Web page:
Who Else Misses Libraries and Bookstores?

Ryan (age 3) and I reading at the library.

I was thinking about the things I miss because of this coronavirus pandemic and the shutdown of the world as we knew it. 

I miss being able to hug and kiss my parents.

I miss stepping into a grocery store without fear. (And I miss finding eggs and toilet paper on the shelves.)

I miss public libraries. 

I miss bookstores.

Because shopping for books online just isn’t the same.

My son received several gift cards for his recent birthday. (On a side note, Ryan is such a trooper. He celebrated his 12th birthday at home, with the largest chocolate cake we’ve ever had for the 3 of us, and promises of a major “do-over” when all this is done.)

He’s shopped for books on amazon.com and barnesandnoble.com. 

But it’s not the same.

I miss browsing. Wandering the aisles, discovering a book I didn’t know I’d want to read. 

And you just can’t do that online. 

During the shutdown, our reading habits haven’t changed. I’m reading library books that I had checked out before they were closed down. I’m re-reading books from my personal library, some of which I don’t remember having read the first time. It is during this re-read, that I make a decision to either keep the book or donate it (when the libraries re-open).

And Ryan?

He’s reading everything. Maybe that’s a bit of an exaggeration, but it certainly feels that way. (Often we read together, during the day, and always at bedtime.) In the last month, we have read a fictional book about a zombie apocalypse (and he ordered a few more in the series). We have read inspiring biographies on people who make me proud to be a member of the human race – people like former President Barack Obama, Dr. Martin Luther King, Jr., former First Lady Michelle Obama, and Rosa Parks.

What about you readers?

What are you missing?

And, what are you reading? Feel free to share in the comments section.


Because of Ryan

Ryan, age 8. Strong enough to lift the truck that towed the space shuttle Endeavour. California Science Center, July 2016

I first became ill when Ryan was just two years old. He has grown up knowing me like “this.” “This” meaning pain in my legs, prescription bottles on the counter, doctors appointments written on the kitchen calendar.

It breaks my heart that Ryan has learned a powerful lesson at such a young age. People get sick. All different kinds of sick. Through no fault of their own. And sometimes there’s nothing you can do to make the illness go away. The only thing you can do is learn to live with it as best you can.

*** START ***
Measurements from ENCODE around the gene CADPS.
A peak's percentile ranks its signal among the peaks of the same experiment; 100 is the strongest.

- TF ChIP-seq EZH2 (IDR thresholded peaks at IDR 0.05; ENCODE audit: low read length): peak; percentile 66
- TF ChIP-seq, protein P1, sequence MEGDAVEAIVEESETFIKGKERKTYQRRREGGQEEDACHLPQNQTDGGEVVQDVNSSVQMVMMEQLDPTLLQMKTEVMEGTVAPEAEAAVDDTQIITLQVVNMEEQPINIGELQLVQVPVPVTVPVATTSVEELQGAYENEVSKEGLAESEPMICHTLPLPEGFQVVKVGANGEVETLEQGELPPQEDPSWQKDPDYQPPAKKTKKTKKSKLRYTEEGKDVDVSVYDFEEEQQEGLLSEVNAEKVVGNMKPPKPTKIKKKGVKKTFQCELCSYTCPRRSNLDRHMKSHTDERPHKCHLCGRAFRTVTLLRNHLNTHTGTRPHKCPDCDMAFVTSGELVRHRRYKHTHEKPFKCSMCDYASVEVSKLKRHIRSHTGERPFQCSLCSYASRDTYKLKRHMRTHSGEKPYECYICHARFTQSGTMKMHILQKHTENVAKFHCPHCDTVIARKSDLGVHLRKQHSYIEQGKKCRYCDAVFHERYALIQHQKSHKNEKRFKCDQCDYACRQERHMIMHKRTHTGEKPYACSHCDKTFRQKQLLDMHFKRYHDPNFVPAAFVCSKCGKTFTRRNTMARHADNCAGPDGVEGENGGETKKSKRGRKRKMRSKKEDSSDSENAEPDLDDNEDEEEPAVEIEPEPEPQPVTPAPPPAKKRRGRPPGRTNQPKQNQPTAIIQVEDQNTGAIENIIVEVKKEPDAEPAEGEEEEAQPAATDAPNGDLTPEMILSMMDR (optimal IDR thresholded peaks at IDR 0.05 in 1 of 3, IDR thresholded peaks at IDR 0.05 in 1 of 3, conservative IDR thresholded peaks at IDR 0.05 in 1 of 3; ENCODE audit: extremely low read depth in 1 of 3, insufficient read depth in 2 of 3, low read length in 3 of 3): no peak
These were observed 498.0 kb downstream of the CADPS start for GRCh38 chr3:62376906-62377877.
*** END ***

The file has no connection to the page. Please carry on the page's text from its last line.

But there is a flip side to all this. 

There has to be.” 

Those lines were taken from one of my personal essays, “Because of Ryan” which was recently included in the fourth issue of Please See Me. 

Click here to read the full essay. 


Dressing Up During the Shut Down

How are you handling the world-wide shutdown?

Are you starting a new project? 

Cleaning? Organizing? Cooking? Painting? Reading?

I’m doing a bit of everything.

Teaching – while my son now completes the rest of his sixth grade year through online assignments.

Cooking. Every day. 

Reading. Nothing has changed there.

And there’s one other thing I’m doing. 

“I’m getting dressed each day. And for me, dressed doesn’t merely mean clothes. Getting dressed also includes my jewelry.”

The quote above was taken from my most recently published personal essay, “Why I’m Dressing Up While the World Is Shut Down.” You can read it on The Mighty by clicking here. 

And, readers, I’d love to know how you’re handling the shutdown. Feel free to leave a comment below.


A Shout-Out to Classroom Teachers

The library corner in my fourth grade classroom, September 2010. (The cozy rug hadn’t yet arrived.)

Our family’s world changed on Friday, the 13th. March 13th, when the Los Angeles Unified School District (LAUSD) announced that all schools would close for two weeks due to the spread of the COVID-19. 

My son was supposed to return to school on Monday, March 30th. 

Since then, LAUSD has amended its original plan and called for all schools to remain closed until May 1st. But even that date is tentative. Rumors are swirling that our children will not return to a classroom for the remainder of this school year.

In the meanwhile, teachers scramble to put together lesson plans and instructional programs that children can access online. Which means parents are now being called upon to serve in the roles previously held by the schoolteacher – taskmaster, cheerleader, supervisor, tutor, coach.

Now, many parents are taking to social media, claiming “that being with their child day-after-day helping them with assignments is giving them a taste of what it’s like to be a teacher.

“And to those parents, I want to say, ‘No it’s not.’ “

Those words begin a personal essay I wrote  and that was published last week at Motherwell Magazine. You can click here to read the essay in its entirety.



What Do You See When You Look in the Mirror?

The many family photos on our refrigerator. There is a reference to these photos in my essay.

How would you complete this prompt:  “When I look in the mirror, I see…”?

My latest publication is a personal essay answering that question. As I wrote in my short biography for Ailment – Chronicles of Narrative Illness, “My personal essay describes all the different “Wendy’s” I see when I look in the mirror. Living with an invisible disability, an autoimmune disease called Undifferentiated Connective Tissue Disease, has changed the way I look at myself and changed the way I see myself.” 

Click here to be re-directed to Ailment – Chronicles of Narrative Illness to read the essay as well as other pieces exploring lives with chronic mental and physical illness.